The quiet man of Audi’s mighty sports car team of the early 2000s, “Dindo” Capello is a multiple winner at Le Mans, Sebring and Road Atlanta’s Petit Le Mans. It is an impressive record although his contribution has been somewhat overshadowed by star team-mates Tom Kristensen and Allan McNish.
Formula 3 racing career
Capello started his career in 1983 as another single-seater hopeful and raced in Formula 3 from 1985 to 1990. He won the penultimate race of the 1987 Italian F3 Championship and 1988 was his most promising season at that level when driving a Ravarotto Racing Dallara F388-Alfa Romeo. Capello starred in the Monaco support race – climbing through the field from 19th on the grid to finish fourth in a crash-strewn event – and was fourth in the Italian Championship.
Switch to touring cars with VAG
He abandoned single-seaters in 1990 and has represented the Volkswagen Audi Group virtually ever since. Success in Italy’s national Group A saloon car series was immediate, with Capello winning the title at the first attempt in a Volkswagen Golf. He graduated to the Italian Super Touring Car Championship and scored his first victory for Audi in 1994 before winning the title two years later.
Sports car success
His 1998 debut in the Le Mans 24 hours was ended by accident damage to his Gulf Team Davidoff McLaren F1-GTR-BMW. That disappointment gave way to an unbroken seven-year run of success in the race during which time Capello finished no lower than fourth. He joined Audi Sport Team Joest in 1999 and was a regular race winner in the following year’s American Le Mans Series, helping co-driver McNish to clinch the title.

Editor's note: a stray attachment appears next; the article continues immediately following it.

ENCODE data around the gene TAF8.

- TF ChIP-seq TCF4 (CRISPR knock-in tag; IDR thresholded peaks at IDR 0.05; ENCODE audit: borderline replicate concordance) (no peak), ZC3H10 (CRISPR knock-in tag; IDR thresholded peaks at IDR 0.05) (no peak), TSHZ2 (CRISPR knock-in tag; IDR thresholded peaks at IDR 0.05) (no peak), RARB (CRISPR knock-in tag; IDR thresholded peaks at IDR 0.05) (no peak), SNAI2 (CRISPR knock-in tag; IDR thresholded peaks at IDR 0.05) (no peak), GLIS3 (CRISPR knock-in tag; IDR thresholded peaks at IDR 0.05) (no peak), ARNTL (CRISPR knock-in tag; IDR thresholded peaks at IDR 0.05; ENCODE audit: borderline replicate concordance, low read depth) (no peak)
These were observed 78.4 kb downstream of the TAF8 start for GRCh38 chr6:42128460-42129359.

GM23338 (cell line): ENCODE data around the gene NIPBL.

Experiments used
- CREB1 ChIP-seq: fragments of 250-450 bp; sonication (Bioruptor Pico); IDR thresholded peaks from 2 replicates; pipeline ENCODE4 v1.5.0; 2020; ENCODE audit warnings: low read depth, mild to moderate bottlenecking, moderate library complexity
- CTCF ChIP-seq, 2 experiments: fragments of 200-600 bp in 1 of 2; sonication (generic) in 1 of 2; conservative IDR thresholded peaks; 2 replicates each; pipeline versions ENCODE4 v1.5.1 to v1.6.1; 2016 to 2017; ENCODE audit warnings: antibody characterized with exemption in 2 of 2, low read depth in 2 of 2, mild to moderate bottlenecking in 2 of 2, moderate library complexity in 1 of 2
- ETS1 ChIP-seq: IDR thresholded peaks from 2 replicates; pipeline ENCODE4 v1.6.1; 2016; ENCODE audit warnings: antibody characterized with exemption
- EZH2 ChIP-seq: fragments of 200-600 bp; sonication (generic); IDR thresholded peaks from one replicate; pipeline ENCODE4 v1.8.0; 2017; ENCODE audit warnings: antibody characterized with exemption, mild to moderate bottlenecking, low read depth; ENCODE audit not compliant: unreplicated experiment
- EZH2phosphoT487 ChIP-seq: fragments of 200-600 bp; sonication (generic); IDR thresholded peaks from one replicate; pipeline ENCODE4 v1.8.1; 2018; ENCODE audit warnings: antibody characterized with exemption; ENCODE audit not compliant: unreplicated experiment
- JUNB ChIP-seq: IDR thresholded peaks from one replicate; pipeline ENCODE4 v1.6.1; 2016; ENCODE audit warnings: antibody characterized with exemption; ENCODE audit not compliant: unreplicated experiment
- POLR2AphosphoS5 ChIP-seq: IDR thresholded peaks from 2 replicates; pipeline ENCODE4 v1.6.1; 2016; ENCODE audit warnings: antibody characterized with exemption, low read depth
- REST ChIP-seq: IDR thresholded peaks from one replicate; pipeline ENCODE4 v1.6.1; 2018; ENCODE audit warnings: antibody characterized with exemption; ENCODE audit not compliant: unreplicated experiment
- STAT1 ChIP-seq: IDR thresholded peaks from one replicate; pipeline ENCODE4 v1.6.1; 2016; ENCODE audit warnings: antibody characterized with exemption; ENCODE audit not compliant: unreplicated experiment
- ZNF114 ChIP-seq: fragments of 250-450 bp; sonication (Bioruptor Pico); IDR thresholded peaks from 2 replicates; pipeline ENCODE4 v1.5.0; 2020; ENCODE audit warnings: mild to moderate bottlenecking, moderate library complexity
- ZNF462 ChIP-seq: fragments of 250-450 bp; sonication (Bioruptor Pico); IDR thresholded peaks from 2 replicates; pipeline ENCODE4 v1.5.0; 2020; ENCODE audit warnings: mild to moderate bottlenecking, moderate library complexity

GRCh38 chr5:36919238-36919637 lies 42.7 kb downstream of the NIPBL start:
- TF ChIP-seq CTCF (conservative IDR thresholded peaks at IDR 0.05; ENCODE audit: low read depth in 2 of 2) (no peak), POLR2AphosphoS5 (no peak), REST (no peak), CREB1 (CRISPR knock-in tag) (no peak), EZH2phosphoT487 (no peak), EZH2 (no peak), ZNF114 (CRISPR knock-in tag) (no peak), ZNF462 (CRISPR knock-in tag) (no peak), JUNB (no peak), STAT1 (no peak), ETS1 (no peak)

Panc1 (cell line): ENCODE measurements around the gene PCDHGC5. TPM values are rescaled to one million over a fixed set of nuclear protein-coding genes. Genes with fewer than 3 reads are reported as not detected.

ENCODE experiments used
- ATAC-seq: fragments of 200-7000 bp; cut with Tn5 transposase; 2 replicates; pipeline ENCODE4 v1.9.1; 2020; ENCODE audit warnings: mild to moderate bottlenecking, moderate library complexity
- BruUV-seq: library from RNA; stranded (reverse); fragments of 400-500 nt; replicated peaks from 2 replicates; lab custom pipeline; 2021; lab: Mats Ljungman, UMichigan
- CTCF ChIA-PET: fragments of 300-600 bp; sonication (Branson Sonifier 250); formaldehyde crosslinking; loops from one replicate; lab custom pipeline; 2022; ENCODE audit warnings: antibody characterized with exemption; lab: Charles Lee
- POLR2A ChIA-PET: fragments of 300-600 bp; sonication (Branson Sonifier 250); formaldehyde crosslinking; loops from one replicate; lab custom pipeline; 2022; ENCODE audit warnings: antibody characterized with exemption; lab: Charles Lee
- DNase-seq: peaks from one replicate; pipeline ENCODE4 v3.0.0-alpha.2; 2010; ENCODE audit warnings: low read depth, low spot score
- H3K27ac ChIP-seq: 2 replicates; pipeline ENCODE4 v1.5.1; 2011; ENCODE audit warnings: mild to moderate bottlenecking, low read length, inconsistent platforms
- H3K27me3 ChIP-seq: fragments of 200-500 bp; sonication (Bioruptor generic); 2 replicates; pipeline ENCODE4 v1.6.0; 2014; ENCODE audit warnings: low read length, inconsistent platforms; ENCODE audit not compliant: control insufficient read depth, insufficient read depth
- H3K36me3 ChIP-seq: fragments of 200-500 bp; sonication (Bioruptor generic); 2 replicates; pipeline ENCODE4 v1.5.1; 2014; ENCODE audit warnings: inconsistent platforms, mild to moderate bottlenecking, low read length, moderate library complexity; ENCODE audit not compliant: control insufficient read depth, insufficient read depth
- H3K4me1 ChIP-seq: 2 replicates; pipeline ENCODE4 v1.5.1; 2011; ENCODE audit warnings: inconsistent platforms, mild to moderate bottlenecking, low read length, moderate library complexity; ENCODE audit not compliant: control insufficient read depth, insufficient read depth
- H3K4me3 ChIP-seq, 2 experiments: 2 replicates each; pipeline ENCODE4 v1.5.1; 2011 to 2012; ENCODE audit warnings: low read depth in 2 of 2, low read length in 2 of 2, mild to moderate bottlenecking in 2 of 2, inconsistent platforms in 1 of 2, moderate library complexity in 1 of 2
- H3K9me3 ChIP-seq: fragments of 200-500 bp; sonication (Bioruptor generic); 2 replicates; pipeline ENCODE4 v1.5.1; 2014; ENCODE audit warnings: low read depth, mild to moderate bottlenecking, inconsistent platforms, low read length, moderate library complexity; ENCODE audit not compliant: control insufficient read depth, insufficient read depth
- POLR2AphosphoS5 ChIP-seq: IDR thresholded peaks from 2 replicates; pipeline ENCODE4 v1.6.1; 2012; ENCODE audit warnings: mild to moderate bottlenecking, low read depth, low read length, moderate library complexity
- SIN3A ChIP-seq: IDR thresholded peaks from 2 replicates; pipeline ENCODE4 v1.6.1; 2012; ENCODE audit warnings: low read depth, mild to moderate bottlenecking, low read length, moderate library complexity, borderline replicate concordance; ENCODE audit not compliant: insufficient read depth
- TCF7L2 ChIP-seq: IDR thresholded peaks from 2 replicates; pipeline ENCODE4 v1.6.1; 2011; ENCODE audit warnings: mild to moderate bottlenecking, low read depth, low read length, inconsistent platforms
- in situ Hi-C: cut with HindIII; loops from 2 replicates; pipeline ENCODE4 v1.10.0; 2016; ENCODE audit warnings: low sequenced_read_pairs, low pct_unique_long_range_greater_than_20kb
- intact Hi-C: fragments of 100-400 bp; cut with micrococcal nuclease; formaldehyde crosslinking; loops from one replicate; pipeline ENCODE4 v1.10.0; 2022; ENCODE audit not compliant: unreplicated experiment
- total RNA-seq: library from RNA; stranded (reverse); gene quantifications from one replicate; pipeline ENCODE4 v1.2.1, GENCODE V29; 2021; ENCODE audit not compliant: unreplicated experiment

He did a similar job for Kristensen in 2002 with Capello classified as ALMS runner-up on both occasions. The Italian was a nearly man at Le Mans during 2001 and 2002 – qualifying on pole position but only second at the finish on both occasions.
Le Mans winner for Bentley and Audi
His luck changed in 2003 when VAG’s marketing ploy was to support its Bentley brand at Le Mans. Capello shared a Bentley EXP “Speed Eight” with four-time winner Kristensen and Englishman Guy Smith and again his car started from pole position (although this time it was Kristensen who set the time). They delivered the marque’s first victory for 73 years after a near perfect run at the head of a British Racing Green 1-2.
It was rapidly becoming apparent that being in the same car with Kristensen at Le Mans was the first step to winning the race during the 2000s, and so it proved again in 2004. They shared Team Goh’s Audi R8 with Seiji Ara although initial omens were not positive when Capello suffered a flash fire while refuelling. But they regrouped to defeat the similar Veloqx R8 by less than a lap.
American Le Mans Series champion
He raced in DTM in 2005 and soon had deserved recognition in the American Le Mans Series when he and Allan McNish won the ALMS title in 2006 and 2007. Capello crashed out of the lead of that latter year’s Le Mans 24 Hours after losing his left rear wheel on the approach to the Indianapolis corner. But he won again in 2008 after rain negated Peugeot’s clear speed advantage in the battle of the diesels.
Winner of the 2012 Sebring 12 Hours, Capello finished second at Le Mans that year – his 10th podium finish in endurance racing’s most famous race. He retired from prototype racing a month later but continued to race for Audi in the Italian GT3 Championship.